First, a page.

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The opening article in this series (Firehouse®, April 2013) introduced the idea that the success of the hoseline stretch is based on four phases – preparation, size-up, making the stretch and advancing the attack line to extinguish the fire. The purpose of this series is to reinforce the importance of knowing how to properly stretch and operate attack hoselines. This month’s article presents an in-depth focus on phase one – preparation.
Preparation, the first and most important phase, starts with basic training, the beginning of one’s journey as a firefighter. This is where the foundation is laid for future success. In my fire service career, no other training has had such a major impact and influence as my basic training. My instructors were confident firefighters who integrated real fireground experience into the lessons they taught.
The fire service at that time (the 1980s) was still training people at a mastery skill level. We drilled on stretching and operating attack lines over and over to the point that I would go home and have dreams about hose coming off the engine. My basic training took place in a much simpler time, when the teaching focused on developing proficiency in basic firefighting disciplines. Today’s basic training, however, isn’t so basic, as the fire service is evolving to keep pace with the changing needs and threats with which society and our culture confront us. Add to that an economic climate that is forcing many fire departments to serve their communities with fewer firefighters and less funding than before. Many departments are forced to balance taking the time needed to adequately train rookie firefighters with pressure to put people on the street quickly and cheaply.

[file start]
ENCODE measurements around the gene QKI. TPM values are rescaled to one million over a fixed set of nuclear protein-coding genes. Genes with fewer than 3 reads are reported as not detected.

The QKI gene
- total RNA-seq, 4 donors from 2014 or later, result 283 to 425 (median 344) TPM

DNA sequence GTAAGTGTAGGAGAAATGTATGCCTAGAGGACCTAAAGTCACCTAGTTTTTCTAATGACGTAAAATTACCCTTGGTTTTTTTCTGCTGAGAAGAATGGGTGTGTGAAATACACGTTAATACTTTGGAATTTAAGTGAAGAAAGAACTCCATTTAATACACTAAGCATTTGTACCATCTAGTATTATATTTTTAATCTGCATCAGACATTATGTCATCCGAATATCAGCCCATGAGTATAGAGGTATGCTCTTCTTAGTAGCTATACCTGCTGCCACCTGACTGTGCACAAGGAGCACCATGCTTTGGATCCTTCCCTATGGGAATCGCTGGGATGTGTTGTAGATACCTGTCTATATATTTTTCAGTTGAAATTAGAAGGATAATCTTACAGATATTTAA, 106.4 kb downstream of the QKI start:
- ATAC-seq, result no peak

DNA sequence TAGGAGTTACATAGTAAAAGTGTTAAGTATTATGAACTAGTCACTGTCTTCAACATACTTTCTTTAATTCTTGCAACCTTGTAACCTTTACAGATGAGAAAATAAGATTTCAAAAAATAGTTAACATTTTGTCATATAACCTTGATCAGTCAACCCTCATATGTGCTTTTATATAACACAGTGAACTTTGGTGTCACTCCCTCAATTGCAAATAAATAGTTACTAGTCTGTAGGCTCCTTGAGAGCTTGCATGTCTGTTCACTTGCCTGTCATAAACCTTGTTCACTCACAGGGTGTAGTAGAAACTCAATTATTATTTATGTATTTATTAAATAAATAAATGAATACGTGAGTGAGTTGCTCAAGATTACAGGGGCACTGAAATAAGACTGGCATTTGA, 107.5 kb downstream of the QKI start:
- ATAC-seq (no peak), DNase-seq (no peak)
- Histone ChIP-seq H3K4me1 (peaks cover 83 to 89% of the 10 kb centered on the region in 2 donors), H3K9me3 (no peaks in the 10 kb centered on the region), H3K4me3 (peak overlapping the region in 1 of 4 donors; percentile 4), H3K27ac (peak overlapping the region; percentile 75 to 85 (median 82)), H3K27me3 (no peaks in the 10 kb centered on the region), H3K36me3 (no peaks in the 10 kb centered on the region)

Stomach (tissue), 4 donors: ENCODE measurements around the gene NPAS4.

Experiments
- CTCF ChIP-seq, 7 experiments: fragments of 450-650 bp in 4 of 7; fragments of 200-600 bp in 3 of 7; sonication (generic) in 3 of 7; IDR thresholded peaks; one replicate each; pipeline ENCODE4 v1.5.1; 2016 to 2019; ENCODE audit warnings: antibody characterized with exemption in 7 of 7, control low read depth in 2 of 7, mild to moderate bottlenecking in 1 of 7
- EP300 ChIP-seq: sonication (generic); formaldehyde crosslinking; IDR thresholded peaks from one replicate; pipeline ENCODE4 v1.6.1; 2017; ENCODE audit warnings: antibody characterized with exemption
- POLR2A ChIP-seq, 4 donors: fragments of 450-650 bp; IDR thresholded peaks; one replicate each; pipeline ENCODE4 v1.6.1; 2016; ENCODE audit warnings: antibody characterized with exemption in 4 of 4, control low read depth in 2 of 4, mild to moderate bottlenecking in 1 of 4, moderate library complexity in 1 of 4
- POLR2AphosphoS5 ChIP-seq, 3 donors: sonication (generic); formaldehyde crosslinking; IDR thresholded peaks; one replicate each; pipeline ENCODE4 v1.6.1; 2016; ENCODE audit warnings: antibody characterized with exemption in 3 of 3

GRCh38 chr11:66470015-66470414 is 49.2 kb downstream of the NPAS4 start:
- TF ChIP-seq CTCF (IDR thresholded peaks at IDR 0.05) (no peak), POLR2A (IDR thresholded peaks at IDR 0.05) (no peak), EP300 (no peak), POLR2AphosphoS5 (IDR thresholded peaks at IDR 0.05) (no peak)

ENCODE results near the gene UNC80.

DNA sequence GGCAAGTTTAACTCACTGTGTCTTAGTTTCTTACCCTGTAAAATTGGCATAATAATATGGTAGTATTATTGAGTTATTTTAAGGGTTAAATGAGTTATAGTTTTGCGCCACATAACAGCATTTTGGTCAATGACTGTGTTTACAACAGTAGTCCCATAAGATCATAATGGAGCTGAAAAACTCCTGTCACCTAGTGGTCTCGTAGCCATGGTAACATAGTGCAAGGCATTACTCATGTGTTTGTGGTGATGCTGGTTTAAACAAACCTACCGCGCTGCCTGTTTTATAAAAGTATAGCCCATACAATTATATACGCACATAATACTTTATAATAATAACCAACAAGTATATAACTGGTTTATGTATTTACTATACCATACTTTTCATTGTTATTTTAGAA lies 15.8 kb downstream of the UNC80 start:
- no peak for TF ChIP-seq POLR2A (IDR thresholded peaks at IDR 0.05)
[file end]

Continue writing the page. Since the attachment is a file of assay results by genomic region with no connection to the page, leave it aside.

All of these factors have forced many departments to abandon training firefighters to a mastery skill level; instead, basic training is governed by a minimum standard that merely introduces firefighters to the concepts and skills of firefighting, which is to say they may not have to prove they are proficient at performing the skills. When firefighters graduate from basic training and report to a station or a company, it is the job of the officers and senior firefighters to complete their training and ensure they are proficient in performing basic firefighting skills – and that includes mastering the stretch.
Officers’ training responsibilities
Set rookie firefighters up for success, not failure. Conduct an interview with each rookie firefighter:
- Take the time to get to know them. You need to learn about their character and attitude.
- Provide clear expectations for them. Be transparent to establish trust and open communication.
- Get involved in their training by taking a hands-on approach.
Provide each firefighter with a journal to keep notes and track progress:
- Establish training goals and priorities. Have them keep a training log in the journal.
- Check the journals periodically and track their progress. The journals should be organized and neat.
- The journals will be a valuable resource throughout their careers. Make sure they take it seriously.
Establish a hands-off period. There is a tradition of hazing and playing practical jokes on rookies:
- You want each rookie to focus on the task at hand, not what prank is waiting around the corner.
- It will be your job to finish their training and ensure they can perform basic skills.
- Remind the rest of your crew it could be their life in the rookie’s hands, so take it seriously!
Senior firefighters’ responsibilities
Be a role model for rookie firefighters. They are like sponges, soaking up all of your knowledge.
- They will be watching every move you make and doing everything you do.
- Remember that attitude and passion are contagious.
- Be humble and willing to share experiences and mistakes.
Coordinate training with the company officer to ensure consistency:
- Collaborate with the officer so you are aware of the goals and priorities that have been set.
- Involve the whole company to build teamwork.
- Report back to the officer regularly.